Brown v. Terry

Annotate this Case

375 So. 2d 457 (1979)

O'Neal BROWN, Huldie Mae Brown, Johnny Brown and Georgia Brown v. Joe E. TERRY.

No. 78-230.

Supreme Court of Alabama.

September 28, 1979.

William L. Chenault, III, of Chenault & Chenault, Decatur, for appellant.

William B. Eyster, of Eyster, Eyster, Key & Tubb, Decatur, for appellee.

ALMON, Justice.

O'Neal Brown and wife Huldie Brown, and Johnny Brown and wife Georgia Brown, appeal from a judgment dismissing their complaint. We affirm as to Johnny and Georgia Brown, but reverse as to O'Neal and Huldie Brown.

On March 21, 1961, Viola Brown, the mother of Johnny and O'Neal Brown deeded property owned by her to Johnny Brown. Two years later Viola hired the defendant, *458 Joe E. Terry, to make improvements on her home. After the work was completed she failed to pay Terry, who then required Johnny Brown to sign a mortgage to satisfy Viola's debt to him. A few months later, on December 17, 1963, Johnny and his wife, Georgia, transferred this property outright to Terry.

In 1971, Johnny and Georgia Brown brought an action against Joe E. Terry alleging that the deed to him was obtained by fraud. A decision was rendered in favor of Terry finding that the plaintiffs had no title to the property.

Suit was brought on July 18, 1978, by O'Neal Brown, Huldie Brown, Johnny Brown and Georgia Brown, against Joe E. Terry. They alleged that the deed dated March 21, 1961, transferring property from Viola Brown to Johnny Brown was a forged deed which should be cancelled, giving them fee simple title to the property.

Joe E. Terry filed a motion to dismiss, alleging that the plaintiffs' complaint failed to state a claim against him upon which relief could be granted under Rule 12(b)(6), ARCP. He further alleged that plaintiffs' complaint was barred by the defense of res judicata on the ground that Johnny and Georgia Brown had already brought suit in 1971, and a judgment had been rendered adversely to them. The circuit court granted this motion to dismiss.

There are two issues presented for our consideration. They are:

(1) may plaintiffs Johnny and Georgia Brown now litigate whether the 1961 deed is a forgery when they relied on it as being good and valid in their 1971 suit?; and

(2) are O'Neal and Huldie Brown in privity with Johnny and Georgia Brown requiring the barring of their claim under the doctrine of res judicata?

The difference between the claim in the instant case and the claim in 1971 is, that in 1971, it was alleged that the deed to Joe E. Terry was obtained by fraud, while now the assertion is that Johnny Brown never obtained title in 1961, and thus could not have made a valid conveyance to Terry in 1963.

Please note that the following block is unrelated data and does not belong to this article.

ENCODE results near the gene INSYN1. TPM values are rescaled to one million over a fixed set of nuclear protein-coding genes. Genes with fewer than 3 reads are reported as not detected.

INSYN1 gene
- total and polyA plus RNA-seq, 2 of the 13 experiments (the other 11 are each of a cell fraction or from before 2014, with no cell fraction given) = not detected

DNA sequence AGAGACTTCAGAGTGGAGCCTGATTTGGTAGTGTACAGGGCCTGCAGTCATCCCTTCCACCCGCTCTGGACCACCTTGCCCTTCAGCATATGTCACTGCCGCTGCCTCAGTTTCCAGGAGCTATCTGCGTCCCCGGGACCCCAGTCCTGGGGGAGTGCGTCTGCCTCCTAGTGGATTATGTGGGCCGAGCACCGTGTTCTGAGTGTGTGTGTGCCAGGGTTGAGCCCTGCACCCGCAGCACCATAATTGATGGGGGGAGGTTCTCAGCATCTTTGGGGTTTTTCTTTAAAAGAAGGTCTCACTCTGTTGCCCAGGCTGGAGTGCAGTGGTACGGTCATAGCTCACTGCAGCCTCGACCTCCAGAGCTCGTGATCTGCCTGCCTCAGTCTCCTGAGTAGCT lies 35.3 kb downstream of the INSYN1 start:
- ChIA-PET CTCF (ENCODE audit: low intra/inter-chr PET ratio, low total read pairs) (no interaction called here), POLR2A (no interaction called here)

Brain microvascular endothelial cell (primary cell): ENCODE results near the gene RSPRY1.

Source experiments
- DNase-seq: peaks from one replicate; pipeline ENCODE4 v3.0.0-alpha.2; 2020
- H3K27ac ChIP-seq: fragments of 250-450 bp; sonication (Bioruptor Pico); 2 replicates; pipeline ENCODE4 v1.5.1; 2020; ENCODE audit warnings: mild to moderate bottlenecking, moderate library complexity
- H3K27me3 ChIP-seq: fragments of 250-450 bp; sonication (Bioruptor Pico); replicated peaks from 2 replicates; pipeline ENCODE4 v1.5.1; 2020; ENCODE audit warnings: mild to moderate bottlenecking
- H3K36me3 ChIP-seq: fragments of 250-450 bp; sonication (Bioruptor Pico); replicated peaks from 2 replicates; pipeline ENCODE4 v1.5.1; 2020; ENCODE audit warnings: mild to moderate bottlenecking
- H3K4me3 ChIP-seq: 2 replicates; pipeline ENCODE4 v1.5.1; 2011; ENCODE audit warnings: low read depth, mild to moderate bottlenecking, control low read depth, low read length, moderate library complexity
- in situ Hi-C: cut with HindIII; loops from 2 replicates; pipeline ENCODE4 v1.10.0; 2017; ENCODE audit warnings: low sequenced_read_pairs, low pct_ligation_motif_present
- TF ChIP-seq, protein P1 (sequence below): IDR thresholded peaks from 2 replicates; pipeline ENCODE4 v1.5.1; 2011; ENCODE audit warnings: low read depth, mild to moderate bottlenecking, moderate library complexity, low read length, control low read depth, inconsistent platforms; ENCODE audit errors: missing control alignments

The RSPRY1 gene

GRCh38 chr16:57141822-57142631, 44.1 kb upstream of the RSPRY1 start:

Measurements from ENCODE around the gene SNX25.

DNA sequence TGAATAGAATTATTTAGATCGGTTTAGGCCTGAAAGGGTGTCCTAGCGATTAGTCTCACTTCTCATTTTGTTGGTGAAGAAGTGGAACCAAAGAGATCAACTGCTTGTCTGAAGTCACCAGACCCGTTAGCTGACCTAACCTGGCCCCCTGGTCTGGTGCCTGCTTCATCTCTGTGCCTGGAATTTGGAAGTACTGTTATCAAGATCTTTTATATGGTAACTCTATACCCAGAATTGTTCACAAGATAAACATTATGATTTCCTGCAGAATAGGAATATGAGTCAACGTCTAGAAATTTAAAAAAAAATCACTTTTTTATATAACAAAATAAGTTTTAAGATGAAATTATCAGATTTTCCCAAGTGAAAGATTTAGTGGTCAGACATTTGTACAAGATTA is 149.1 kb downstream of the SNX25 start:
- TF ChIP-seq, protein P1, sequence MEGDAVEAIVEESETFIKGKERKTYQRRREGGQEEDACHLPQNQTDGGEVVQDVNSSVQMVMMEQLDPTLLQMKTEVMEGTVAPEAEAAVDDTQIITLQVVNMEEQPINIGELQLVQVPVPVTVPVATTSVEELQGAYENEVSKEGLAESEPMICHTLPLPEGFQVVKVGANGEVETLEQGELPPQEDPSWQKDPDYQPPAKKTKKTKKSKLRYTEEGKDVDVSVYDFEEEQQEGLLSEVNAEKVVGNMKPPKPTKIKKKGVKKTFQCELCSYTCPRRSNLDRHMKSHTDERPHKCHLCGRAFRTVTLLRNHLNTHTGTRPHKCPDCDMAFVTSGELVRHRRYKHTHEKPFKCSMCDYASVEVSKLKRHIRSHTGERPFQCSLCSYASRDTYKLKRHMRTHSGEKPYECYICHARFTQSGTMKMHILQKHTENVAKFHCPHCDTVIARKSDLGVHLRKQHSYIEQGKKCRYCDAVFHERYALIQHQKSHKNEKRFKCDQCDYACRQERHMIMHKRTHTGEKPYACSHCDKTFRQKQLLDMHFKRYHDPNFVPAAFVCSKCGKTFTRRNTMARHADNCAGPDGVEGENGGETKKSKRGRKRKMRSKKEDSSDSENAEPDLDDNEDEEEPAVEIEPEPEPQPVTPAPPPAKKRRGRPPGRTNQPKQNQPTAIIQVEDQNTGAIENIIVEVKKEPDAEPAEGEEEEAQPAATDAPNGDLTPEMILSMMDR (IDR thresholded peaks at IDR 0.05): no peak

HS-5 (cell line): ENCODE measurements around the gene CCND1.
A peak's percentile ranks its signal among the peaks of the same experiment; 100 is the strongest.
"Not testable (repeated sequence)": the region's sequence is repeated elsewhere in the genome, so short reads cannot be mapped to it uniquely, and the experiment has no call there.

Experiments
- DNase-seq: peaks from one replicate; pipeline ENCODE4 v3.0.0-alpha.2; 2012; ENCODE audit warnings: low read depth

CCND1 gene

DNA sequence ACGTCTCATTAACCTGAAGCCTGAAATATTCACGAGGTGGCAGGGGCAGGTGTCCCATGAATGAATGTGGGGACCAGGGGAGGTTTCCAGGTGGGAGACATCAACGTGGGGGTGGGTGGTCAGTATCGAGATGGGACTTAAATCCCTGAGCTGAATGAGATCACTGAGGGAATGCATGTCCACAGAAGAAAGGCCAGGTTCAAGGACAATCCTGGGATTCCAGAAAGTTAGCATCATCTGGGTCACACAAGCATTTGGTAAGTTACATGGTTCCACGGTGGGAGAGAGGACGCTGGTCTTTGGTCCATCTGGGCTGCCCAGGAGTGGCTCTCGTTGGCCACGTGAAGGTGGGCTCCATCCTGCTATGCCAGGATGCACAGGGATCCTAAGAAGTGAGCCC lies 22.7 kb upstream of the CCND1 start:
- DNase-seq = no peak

A party who has, with knowledge of the facts, assumed a particular position in a judicial proceeding will be estopped from assuming an inconsistent position to the prejudice of an adverse party. United Security Life Insurance Co. v. Birmingham Trust Nat. Bank, 282 Ala. 295, 211 So. 2d 139 (1968); Maner v. Maner, Jr., 279 Ala. 652, 189 So. 2d 336 (1966); Bromberg v. First Nat. Bank of Mobile, 235 Ala. 226, 178 So. 48 (1938); Brown v. French, 159 Ala. 645, 49 So. 255 (1909).

In the 1971 action, Johnny and Georgia Brown relied on the validity of the 1961 deed against defendant Joe E. Terry. In so doing, they are now estopped in this proceeding against Terry from alleging that the 1961 deed was a forgery.

O'Neal and Huldie Brown were not parties to the 1971 suit, and are not estopped from claiming the 1961 deed to be a forgery.

Appellee contends that O'Neal and Huldie Brown should be precluded from bringing this action by the doctrine of res judicata, as being in privity with Johnny and Georgia Brown. We disagree. Res judicata is not applicable to the fact situation before us and even if it were to apply, O'Neal and Huldie Brown would not be bound by it.

For a decision to be res judicata to one not a party to the suit, they must be in privity of estate or blood, or in law with the parties in the former action. Rowe v. Johnson, 214 Ala. 510, 108 So. 604 (1926); Clark v. Whitfield, 213 Ala. 441, 105 So. 200 (1925).

Privity would be lacking here. We find no privity exists between brothers as a matter of course. 1B Moore's Federal Practice 0.414[11], at 1660 (2d ed. 1974), reads:

The rule is generally recognized that privity for purposes of judicial finality, does not normally arise from the marital *459 relationship, nor from the relationship between parent and child.

This rule is equally applicable to siblings.

To be a privy to another, a man must claim by or under that other, by blood, as heir, by representation, as executor, or by contract, as vendee, assignee, and the like; and a privy, must come after him to whom he is privy, and never precedes. -2 Thomas' Coke 506.

Crutchfield's Heirs and Adm'r v. Hudson, 23 Ala. 392, 400 (1853).

In the 1971 suit Johnny and Georgia Brown alleged the deed to Terry was obtained by fraud. O'Neal and Huldie Brown were not parties to that suit, and if Johnny and Georgia Brown had received a favorable decision O'Neal and Huldie would not have been benefited or suffered a detriment.

Because O'Neal and Huldie were not parties to the former suit, they are not precluded from bringing the present suit.

The judgment granting the motion to dismiss the complaint is affirmed as to Johnny and Georgia Brown, and is reversed as to O'Neal and Huldie Brown.